I am not pioneering stock. My prayers were not answered. My satellite went out at two and my power followed at five…in the AM. It’s seven seventeen and it already seems like a lifetime. Too much time stuck inside my head with nothing to distract me is the main problem. At least the morning is brightening…a gray light, but at least I can see without a flashlight.
There is a beautiful winter scene outside my window…hemlocks and cedars laden with snow, their fronds drooping toward the ground. There is an underlying silence, the sounds muffled by the snow…until a tree snaps under the extra weight of snow, sleet, and ice. It sounds as if a war is being fought on the ridgeline above us.
It is eight oh two and the “Snowpocalypse” is upon us. There is nothing to do but wait. A cheery fire in the fireplace…cheery but not near warm enough. A cast iron Dutch oven is heating water. Cheese grits are on the menu…instant cheese grits. Uck! At least my coffee had perked before the power went off.
Stepping outside to bring in the wood I heard the winds on the ridges above us. The sound of an old steam locomotive running at top speed…without the steam whistle of course. Just a rapid chugga-chugga sound I associate with old movies I watched in my youth. So far, we have been sheltered from the wind, but I see movement in the cypress cedar just beyond my backyard fence.
The snow, flakes once large and wet, have now changed over to sleet. I can see my clothesline and it is covered with ice…much ice. This does not bode well for trees or powerlines I would think. My hothouse is without power and I worry about Linda’s plants…particularly her thirty-year-old scheffleras. Worry…but there is not a damn thing I can do about it except feel her pain if they die.
Old poots like me are always talking about the good old days and how much better it was back then. I wonder? I surely wonder about the good old days the former tenants of my little piece of heaven had. Three different sets of families left their imprints and memories before we began to add ours. I wish their ghosts would speak to me. I have many questions like, “How did you keep those fireplaces fed?”
Built in 1892, the old farmhouse had five fireplaces. I am only trying to keep one burning and maybe later an old wood stove to cook on if necessary. I can’t imagine…don’t want to imagine what it was like feeding four open fireplaces and the wood stove pumping smoke out smoke one end and heat from the other.
No, I’m not sure about those good old days especially as I look at the expanse of white between my house and the old privy. A book comes to mind, “Ten Miles to the Outhouse,” by Willie Makeit and illustrated by Betty Don’t. I think the cold is addling my brain…or the Jack and Coke. Five o’clock in the PM and we still have no power, but we have seen power trucks on the move…and the power flickered once…dashed hopes in the blink of an eye.
I’ve also seen turkeys on the move. A dozen or so all puffed up against the cold. They look comical taking high steps trying to navigate the now five or so inches of hard packed sleet, freezing rain, and snow. Thankfully the temperature is now hovering above freezing and it is now more snow than sleet.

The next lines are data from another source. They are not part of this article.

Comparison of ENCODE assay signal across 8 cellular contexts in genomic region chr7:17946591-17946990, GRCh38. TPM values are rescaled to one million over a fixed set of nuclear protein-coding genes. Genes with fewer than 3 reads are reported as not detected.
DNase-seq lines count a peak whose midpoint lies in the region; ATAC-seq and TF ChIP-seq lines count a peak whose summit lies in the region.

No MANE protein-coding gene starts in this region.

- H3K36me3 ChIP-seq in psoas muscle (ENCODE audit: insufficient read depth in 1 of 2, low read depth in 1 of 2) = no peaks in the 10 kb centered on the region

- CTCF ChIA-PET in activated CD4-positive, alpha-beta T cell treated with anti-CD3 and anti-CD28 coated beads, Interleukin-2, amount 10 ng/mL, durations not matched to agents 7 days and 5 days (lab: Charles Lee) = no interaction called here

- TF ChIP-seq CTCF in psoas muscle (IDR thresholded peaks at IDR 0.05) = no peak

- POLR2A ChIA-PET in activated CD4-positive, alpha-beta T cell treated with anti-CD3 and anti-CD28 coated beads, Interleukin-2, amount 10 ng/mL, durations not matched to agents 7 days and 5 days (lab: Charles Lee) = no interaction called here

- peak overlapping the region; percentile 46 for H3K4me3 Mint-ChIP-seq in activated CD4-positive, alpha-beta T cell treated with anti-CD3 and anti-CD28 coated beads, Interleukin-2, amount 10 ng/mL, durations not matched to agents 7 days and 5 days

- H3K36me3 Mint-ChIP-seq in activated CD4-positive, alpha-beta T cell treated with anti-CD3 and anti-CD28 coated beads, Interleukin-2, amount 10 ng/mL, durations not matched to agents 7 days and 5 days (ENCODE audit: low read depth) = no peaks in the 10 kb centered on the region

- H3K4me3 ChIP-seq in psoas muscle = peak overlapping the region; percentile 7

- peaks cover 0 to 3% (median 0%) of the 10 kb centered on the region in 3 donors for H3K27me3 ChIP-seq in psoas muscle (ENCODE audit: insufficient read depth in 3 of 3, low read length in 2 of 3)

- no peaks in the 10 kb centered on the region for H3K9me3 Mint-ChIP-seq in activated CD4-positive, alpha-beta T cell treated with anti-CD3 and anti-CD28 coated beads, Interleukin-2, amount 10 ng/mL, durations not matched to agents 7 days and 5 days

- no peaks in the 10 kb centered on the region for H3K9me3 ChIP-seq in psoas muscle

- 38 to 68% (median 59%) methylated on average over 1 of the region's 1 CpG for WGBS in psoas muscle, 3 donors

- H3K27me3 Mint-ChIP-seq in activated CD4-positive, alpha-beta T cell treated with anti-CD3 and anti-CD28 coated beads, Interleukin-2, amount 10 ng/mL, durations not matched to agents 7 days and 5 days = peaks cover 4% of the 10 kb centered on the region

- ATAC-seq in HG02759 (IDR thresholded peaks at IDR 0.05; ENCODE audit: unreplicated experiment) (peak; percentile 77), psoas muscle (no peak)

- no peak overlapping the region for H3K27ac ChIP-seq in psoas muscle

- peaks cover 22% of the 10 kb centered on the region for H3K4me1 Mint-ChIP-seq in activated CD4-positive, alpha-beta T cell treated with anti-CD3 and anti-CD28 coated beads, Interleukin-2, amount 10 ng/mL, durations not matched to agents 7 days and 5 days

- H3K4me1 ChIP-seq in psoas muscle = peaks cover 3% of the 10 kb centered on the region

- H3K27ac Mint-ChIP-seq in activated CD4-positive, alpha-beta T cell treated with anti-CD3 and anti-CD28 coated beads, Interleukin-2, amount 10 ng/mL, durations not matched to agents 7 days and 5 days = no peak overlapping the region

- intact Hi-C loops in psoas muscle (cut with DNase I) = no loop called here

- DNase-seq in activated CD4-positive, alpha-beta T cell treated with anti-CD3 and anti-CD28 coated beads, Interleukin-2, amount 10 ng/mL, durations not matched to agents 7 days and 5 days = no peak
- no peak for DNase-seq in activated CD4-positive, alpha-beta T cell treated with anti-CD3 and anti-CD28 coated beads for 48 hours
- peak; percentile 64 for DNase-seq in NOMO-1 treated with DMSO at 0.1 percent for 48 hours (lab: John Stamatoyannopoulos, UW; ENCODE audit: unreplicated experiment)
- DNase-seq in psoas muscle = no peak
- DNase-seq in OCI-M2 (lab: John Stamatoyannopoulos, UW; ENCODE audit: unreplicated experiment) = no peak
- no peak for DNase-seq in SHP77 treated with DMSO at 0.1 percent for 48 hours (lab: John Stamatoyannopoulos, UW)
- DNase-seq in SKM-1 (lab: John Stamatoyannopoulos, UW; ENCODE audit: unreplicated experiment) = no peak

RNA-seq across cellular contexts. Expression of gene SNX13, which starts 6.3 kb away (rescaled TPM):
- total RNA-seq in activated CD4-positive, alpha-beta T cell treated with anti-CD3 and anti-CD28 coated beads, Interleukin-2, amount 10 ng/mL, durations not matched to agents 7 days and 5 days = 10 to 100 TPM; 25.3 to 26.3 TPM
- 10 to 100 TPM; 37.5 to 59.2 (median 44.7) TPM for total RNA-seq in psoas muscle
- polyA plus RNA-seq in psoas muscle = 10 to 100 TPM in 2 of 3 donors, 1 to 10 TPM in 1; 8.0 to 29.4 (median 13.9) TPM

The wind is still up. Trees are popping all around. Cannon reports in the distance. Even if the power comes on soon there is no assurance that it will stay on, but I’ll take what I can get…damn! A hemlock limb just hit the fence.
Light, heat, and water have returned. At six PM the lights flickered and then held. There was the welcome sound of air handlers kicking in and the feel of warm air. Quick microwave something warm to eat.
This is not the worse “storm” we’ve ridden out. Our first winter was in 1987-88 and in January we lay buried under eighteen inches…for those of you above the Mason-Dixon, that’s like you getting eighteen feet. We were in complete shutdown mode for a week with only a VW Beetle and a Thunderbird to motivate with. I swore I would never be without four-wheel drive again. I think I’ve HAD to use it once since then. An ice storm with a hurricane came through in ’93 but the four-wheel drive doesn’t work on ice. I’ve used my four-wheel drive a lot but not because the weather dictated it.
No, I’m not pioneering stock. There was once a time. Now I have grown old and lazy…and hate the cold. I think my next acquisition will be a generator. Hopefully, I won’t need it any more than I have needed four-wheel drive.
6 thoughts on “Not Pioneering Stock”
Wonderfully intimate descriptions. I’m there with you, except I’m warm and have power, and across the country. Praise be to the powers for the microwave. Ever consider a backup generator?
Mom, growing up in the 1930s-40s in rural Iowa, talks about storms like that. She also talked about using different fuels — wood, coal, corn cobs — for the stove and fireplace, depending upon their needs. They also used bacon fat to flavor their popcorn, but that’s another story.
I’m also old and lazy, and no longer friends with cold. It wants to visit, I keep trying to put it off.
Stay warm. Cheers
What a great flavor choice. My grands never used coal but did the corn cob thing. I will have a backup generator before the next winter passes! Thanks.
LikeLiked by 1 person
Oh, gosh. I checked back tonight…had been wondering how the storm progressed and if you all were safe and warm.
Thank you for updating. And your words are vivid descriptions and evoke emotions.
Yes, we should appreciate the pioneer-stock peoples. I think of my grandparents.
We have so much to be thankful for when it comes to bad winter weather. Things those pioneers didn’t have.
Hang in there! Stay safe and warm!
LikeLiked by 1 person
LikeLiked by 1 person